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Natalie Thompson

I graduated with a B.A. in chemical engineering and a minor in computer science from Worcester Polytechnic Institute (WPI) in May 2018. My Major Qualifying Project (MQP) was on the recovery of a substrate through membrane filtration using electrophoresis which taught me valuable problem-solving skills. I initially got interested in chemical engineering at a young age. I always loved solving puzzles and riddles and when combined with my tendency to mix together and experiment with miscellaneous substances in the house, ChE was a natural choice. 

My passion in life is helping people, so the goal I've been working towards since deciding on ChE at the age of 9 is working in pharmaceuticals and developing or improving processes that create medicine. I joined CurtisLab in the summer of 2018 as a PhD student because I am fascinated with the idea of genetically modifying plants, insects, or viruses to serve a optimize a specific trait. It represents a puzzle to solve, but this time with molecular biology!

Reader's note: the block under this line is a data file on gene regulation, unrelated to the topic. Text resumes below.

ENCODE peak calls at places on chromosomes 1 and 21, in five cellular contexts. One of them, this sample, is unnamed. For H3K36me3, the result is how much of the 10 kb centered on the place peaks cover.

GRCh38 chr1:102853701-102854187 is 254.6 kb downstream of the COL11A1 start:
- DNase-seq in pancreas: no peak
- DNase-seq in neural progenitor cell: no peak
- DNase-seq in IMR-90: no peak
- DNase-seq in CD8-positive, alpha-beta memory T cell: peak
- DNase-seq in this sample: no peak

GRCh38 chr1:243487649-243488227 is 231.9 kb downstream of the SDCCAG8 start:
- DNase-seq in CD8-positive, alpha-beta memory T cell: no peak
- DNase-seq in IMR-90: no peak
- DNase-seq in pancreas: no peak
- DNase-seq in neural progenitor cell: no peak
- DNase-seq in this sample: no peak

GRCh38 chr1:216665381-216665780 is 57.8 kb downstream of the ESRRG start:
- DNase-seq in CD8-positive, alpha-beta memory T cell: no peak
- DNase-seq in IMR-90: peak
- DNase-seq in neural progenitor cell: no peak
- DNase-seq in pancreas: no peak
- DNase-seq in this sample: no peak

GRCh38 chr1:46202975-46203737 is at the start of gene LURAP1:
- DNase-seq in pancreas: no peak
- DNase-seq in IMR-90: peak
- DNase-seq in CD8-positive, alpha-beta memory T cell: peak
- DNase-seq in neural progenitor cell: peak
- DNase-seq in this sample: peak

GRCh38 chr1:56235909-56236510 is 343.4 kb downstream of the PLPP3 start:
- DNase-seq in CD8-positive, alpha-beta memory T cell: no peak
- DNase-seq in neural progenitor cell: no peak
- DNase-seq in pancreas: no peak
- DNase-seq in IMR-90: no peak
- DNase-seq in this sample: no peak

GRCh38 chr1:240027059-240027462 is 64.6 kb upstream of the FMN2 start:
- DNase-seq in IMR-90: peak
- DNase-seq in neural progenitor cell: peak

Here's one of my favorite puzzles:
There are 9 people on an island. 8 of them have identical weights, while the 9th is either slightly heavier or slightly lighter. There is no scale on the island, but there is a see-saw. The problem is, this see-saw is particularly old and can only be used twice before breaking. How can you determine which person is the anomaly? 

My work is primarily on investigating viral movement in plants. I am creating transgenic plants that use luciferase as a reporter gene when under the presence of the pepper golden mosaic virus. These plants will be able to be used to assess viral movement through a luciferase assay taken at different time points. Additionally, I am furthering the work on a viral 'kill switch'. This viral suppression technology uses siRNA to target and silence viral infections.